• Henkhaus R S, Kim S J, Kimonis V E, Gold J A, Dykens E M, Driscoll D J, & Butler M G. (2012). Methylation-Specific Multiplex Ligation-Dependent Probe Amplification and Identification of Deletion Genetic Subtypes in Prader-Willi Syndrome. Genetic Testing and Molecular Biomarkers, 16(3), 178-186. Purpose: Prader-Willi syndrome (PWS) and Angelman syndrome (AS) are complex neurodevelopmental disorders caused by loss of expression of imprinted genes from the 15q11-q13 region depending on the parent of origin. Methylation-specific multiplex ligation-dependent probe amplification (MS-MLPA) kits from MRC-Holland (Amsterdam, The Netherlands) were used to detect PWS and AS deletion subtypes. We report our experience with two versions of the MS-MLPA-PWS/AS kit (original A1 and newer B1) in determining methylation status and deletion subtypes in individuals with PWS. Methods: MS-MLPA analysis was performed on DNA isolated from a large cohort of PWS subjects with the MS-MLPA-PWS/AS-A1 and -B1 probe sets. Results: Both MS-MLPA kits will identify deletions in the 15q11-q13 region but the original MS-MLPA-A1 kit has a higher density of probes at the telomeric end of the 15q11-q13 region, which is more useful for identifying individuals with atypical deletions. The newer B1 kit contains more probes in the imprinting center (IC) and adjoining small noncoding RNAs useful in identifying small microdeletions. Conclusion: The A1 kit identified the typical deletions and smaller atypical deletions, whereas the B1 kit was more informative for identifying microdeletions including the IC and SNORD116 regions. Both kits should be made available for accurate characterization of PWS/AS deletion subtypes as well as evaluating for IC and SNORD116 microdeletions. (03/2012) (link)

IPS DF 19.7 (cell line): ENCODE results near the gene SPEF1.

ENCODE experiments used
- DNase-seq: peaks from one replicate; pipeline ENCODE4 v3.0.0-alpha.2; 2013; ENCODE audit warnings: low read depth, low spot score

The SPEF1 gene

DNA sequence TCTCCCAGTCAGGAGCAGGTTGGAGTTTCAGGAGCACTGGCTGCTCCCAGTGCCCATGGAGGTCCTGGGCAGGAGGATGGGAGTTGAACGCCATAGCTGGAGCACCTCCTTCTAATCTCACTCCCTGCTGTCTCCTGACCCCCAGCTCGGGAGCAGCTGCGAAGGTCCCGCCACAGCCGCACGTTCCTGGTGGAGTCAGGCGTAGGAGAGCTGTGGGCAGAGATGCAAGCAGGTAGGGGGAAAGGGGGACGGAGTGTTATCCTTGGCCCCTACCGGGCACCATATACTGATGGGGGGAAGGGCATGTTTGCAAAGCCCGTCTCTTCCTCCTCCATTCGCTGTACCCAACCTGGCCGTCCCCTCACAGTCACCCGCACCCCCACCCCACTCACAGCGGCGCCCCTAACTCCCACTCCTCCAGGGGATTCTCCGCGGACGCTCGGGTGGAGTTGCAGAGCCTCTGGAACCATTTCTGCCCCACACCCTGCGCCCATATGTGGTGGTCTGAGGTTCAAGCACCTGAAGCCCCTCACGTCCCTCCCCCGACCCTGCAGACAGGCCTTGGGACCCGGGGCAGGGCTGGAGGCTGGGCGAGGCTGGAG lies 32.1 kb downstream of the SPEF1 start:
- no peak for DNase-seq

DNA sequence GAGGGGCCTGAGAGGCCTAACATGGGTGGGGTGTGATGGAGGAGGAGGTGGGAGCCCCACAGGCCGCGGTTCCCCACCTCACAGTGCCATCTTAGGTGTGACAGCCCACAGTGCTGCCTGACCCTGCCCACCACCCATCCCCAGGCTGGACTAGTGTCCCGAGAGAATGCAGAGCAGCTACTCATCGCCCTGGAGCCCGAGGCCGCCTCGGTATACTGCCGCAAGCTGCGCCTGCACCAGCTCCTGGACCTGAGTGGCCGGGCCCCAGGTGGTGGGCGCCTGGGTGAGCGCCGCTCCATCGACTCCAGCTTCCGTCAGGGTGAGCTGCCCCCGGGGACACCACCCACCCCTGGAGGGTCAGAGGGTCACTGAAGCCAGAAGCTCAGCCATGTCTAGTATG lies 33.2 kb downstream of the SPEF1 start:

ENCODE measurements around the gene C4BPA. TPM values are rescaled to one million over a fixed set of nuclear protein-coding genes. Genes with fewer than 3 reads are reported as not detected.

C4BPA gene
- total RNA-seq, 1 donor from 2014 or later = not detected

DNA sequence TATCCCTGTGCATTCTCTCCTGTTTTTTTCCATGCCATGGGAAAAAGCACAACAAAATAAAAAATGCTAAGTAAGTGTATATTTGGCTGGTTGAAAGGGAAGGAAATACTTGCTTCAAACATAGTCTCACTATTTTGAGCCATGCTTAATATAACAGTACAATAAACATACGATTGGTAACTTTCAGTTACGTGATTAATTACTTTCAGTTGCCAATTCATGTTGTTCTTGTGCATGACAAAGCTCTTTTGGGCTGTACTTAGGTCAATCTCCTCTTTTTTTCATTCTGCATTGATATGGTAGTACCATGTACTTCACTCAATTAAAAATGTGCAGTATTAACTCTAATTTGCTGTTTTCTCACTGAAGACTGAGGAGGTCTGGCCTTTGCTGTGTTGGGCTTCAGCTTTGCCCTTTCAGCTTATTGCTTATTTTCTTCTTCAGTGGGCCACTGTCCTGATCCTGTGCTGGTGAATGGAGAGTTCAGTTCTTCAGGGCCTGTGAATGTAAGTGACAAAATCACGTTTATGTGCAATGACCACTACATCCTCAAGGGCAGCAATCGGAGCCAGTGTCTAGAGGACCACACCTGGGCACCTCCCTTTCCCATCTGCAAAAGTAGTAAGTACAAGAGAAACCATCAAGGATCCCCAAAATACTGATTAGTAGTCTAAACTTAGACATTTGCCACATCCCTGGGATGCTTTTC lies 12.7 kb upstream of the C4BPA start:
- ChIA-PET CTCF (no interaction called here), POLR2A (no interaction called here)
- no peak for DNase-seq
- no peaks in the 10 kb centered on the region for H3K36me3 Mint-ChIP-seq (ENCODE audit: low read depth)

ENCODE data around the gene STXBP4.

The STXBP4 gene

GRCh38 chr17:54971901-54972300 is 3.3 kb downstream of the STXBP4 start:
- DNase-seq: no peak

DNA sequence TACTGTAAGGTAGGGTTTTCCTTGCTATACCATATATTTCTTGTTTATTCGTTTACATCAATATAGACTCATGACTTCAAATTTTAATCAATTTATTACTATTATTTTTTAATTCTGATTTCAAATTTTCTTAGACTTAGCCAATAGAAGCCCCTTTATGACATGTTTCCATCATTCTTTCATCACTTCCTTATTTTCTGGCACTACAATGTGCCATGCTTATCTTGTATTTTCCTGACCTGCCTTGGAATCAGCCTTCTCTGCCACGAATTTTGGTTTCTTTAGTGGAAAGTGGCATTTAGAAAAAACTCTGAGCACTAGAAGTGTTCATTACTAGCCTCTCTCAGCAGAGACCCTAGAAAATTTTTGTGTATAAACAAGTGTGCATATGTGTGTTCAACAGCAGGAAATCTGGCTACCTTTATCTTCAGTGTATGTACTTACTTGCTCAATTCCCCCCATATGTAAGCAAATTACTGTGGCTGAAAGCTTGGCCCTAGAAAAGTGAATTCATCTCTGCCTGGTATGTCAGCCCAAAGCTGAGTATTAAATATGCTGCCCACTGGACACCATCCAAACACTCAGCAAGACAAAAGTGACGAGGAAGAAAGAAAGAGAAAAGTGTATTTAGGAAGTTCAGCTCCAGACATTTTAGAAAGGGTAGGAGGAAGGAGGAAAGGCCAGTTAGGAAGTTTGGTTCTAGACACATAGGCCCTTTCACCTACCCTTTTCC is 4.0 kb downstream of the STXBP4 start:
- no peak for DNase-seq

• Butler M G, Sturich J, Lee J, Myers S E, Whitman B Y, . . . Driscoll D J. (2011). Growth Standards of Infants With Prader-Willi Syndrome. Pediatrics, 127(4), 687-695. OBJECTIVE: To generate and report standardized growth curves for weight, length, head circumference, weight/length, and BMI for nongrowth hormone-treated white infants (boys and girls) with Prader-Willi syndrome (PWS) between 0 and 36 months of age. The goal was to monitor growth and compare data with other infants with PWS. METHODS: Anthropometric measures (N = 758) were obtained according to standard methods and analyzed from 186 non-growth hormone-treated white infants (108 boys and 78 girls) with PWS between 0 and 36 months of age. Standardized growth curves were developed and the 3rd, 10th, 25th, 50th, 75th, 90th, and 97th percentiles were calculated by using the LMS (refers to lambda, mu, and sigma) smoothing procedure method for weight, length, head circumference, weight/length, and BMI along with the normative 50th percentile using Centers for Disease Control and Prevention national growth data from 2003. The data were plotted for comparison purposes. RESULTS: Five separate standardized growth curves (weight, length, head circumference, weight/length, and BMI) representing 7 percentile ranges were developed from 186 non-growth hormone-treated white male and female infants with PWS aged 0 to 36 months, and the normative 50th percentile was plotted on each standardized infant growth curve. CONCLUSIONS: We encourage the use of these growth standards when examining infants with PWS and evaluating growth for comparison purposes, monitoring for growth patterns, nutritional assessment, and recording responses to growth hormone therapy, commonly used in infants and children with PWS. Pediatrics 2011; 127:687-695 (04/2011) (link)